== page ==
15 July 2015

Comme un Pétard Théorique

It would be unconscionable to hold a friend up to ridicule for writing about hoisting someone on her own petard. Especially as the friend is a best-selling author. Not the same author that I was pictured with at the ALCS do last week, on Facebook, though he is not a renowned grammarian.

It would not only be unconscionable: it would surely be only a matter of time before I commit a greater faux pas, and I don't want him or anyone else thumbing their noses at me.

Used that way, it sounds as if a petard is a flagpole or similar device. In fact it is a bomb, and the word comes from from the Middle French péter, to break wind, according to Wikipedia. Nowadays it is what we might call a banger or firecracker, but it seems to have meant something more lethal when the expression "hoist by with own petar"* was used (or even coined) by Shakespeare (who else?), in Hamlet, Act III scene iv line 207. (Line 179 gave us the expression "cruel to be kind" - so it wasn't Nick Lowe!) I'm now intrigued to see what it's like in Russian, but I can't find a translation - it would be nice to locate a copy of Boris Pasternak's. Nice also to find a clip of Visotsky performing it, but that will also have to wait until I have more time. Maybe I can search using Yandex (slogan найдётся всё, or "find everything"). Here we are, and it wasted only a few minutes: Взорвать его же миной. Google Translate, unaccustomed to Shakespearean English, says "blow up his own mine".

Actually, Pasternak, now that I have found his translation (another few minutes), seems to be much more idiomatic: Забавно будет, если сам подрывник/ Взлетит на воздух ("it would be amusing to blow up the demolition man" - I think something has been lost in double translation there. I know that если means "if" and сам means "self", as in the first syllable of "samizdat", self-published, and both those concepts seem to have been overlooked by the translation machine. Подрывник is one of those useful words formed by adding ник or just ик to the end of a word to denote a person associated with the meaning of the word - so, here, a blower-up or underminer). Of course, it occurs to me, Shakespeare was expressing the idea that more recently has been called, mirthlessly, an "own goal". So Pasternak's version could be rendered in English as "wouldn't it be funny if the demolition man blew himself up?" And the answer would invariably be "no".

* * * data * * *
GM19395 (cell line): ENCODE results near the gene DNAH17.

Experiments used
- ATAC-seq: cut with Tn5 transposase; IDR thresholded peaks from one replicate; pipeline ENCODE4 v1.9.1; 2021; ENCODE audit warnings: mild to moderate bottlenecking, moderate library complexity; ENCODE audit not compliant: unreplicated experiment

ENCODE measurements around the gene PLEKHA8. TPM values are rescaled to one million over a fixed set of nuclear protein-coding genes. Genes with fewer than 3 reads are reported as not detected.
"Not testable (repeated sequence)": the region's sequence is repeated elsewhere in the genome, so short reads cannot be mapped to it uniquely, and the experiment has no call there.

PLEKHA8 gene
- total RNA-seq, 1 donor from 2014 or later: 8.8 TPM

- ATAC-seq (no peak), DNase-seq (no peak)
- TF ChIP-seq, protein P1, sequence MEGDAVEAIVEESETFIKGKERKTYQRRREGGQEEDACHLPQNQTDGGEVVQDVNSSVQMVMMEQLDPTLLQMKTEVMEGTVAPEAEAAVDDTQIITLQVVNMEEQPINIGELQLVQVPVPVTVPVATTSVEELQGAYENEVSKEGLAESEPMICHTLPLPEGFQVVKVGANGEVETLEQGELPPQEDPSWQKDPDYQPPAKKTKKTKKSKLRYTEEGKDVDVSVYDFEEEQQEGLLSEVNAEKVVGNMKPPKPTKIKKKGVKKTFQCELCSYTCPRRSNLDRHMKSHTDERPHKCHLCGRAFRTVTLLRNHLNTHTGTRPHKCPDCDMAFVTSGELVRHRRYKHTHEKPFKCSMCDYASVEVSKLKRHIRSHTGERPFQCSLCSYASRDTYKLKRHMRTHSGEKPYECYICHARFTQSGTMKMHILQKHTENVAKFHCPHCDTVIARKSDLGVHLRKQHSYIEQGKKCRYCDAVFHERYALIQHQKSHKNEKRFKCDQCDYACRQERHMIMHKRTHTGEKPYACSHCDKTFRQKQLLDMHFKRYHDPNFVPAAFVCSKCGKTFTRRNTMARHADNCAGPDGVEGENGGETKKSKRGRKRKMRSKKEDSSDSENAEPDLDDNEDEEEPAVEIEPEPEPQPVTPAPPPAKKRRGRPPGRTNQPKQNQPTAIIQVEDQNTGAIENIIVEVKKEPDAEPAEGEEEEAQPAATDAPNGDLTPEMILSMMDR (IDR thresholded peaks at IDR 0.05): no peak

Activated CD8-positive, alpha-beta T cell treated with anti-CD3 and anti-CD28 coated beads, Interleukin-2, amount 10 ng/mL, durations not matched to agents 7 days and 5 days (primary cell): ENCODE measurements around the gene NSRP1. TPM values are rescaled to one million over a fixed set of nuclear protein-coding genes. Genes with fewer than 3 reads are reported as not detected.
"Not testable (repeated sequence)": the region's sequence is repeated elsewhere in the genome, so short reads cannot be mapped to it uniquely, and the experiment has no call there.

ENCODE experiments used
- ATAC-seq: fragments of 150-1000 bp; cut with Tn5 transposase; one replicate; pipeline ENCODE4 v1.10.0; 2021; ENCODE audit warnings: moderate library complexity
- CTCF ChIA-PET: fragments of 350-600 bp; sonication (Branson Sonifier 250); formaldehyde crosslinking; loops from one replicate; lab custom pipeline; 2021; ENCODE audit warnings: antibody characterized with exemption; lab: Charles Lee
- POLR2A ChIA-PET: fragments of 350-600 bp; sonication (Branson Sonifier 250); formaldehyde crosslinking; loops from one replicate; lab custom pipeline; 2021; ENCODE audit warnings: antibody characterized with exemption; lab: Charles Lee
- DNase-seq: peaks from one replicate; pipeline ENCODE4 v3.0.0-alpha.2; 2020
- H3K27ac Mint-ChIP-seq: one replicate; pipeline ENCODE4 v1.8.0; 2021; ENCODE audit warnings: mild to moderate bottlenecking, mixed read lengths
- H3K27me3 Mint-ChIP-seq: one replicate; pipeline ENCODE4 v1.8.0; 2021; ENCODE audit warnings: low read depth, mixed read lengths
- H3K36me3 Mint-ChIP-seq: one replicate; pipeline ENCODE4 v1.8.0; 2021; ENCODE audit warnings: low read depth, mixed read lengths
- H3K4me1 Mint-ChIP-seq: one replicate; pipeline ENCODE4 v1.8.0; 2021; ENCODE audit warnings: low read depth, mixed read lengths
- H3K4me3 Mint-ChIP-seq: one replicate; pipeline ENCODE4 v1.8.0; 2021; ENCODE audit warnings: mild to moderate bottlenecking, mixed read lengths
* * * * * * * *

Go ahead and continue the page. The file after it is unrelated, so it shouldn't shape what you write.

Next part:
Anyway, back to the point of the story, if story be the right word. "Hoist" is the past tense of the archaic verb "to hoise" (from which perhaps comes the verb "to hoy", which in my childhood was used more often than the conventional "to throw"), although it is also used these days to denote the state of having been raised to somewhere. Google Translate seems to be taking "hoist" as present tense. The meaning has obviously shifted a bit - you wouldn't talk of someone being hoist or hoisted by a bomb nowadays. But you certainly shouldn't talk of someone being hoist on their own petard.

*The Bard appears to have dropped the last letter, and in some versions an apostrophe appears in its place, to emphasise the pun on breaking wind - although this is far from being a light-hearted episode in the tragedy of Hamlet!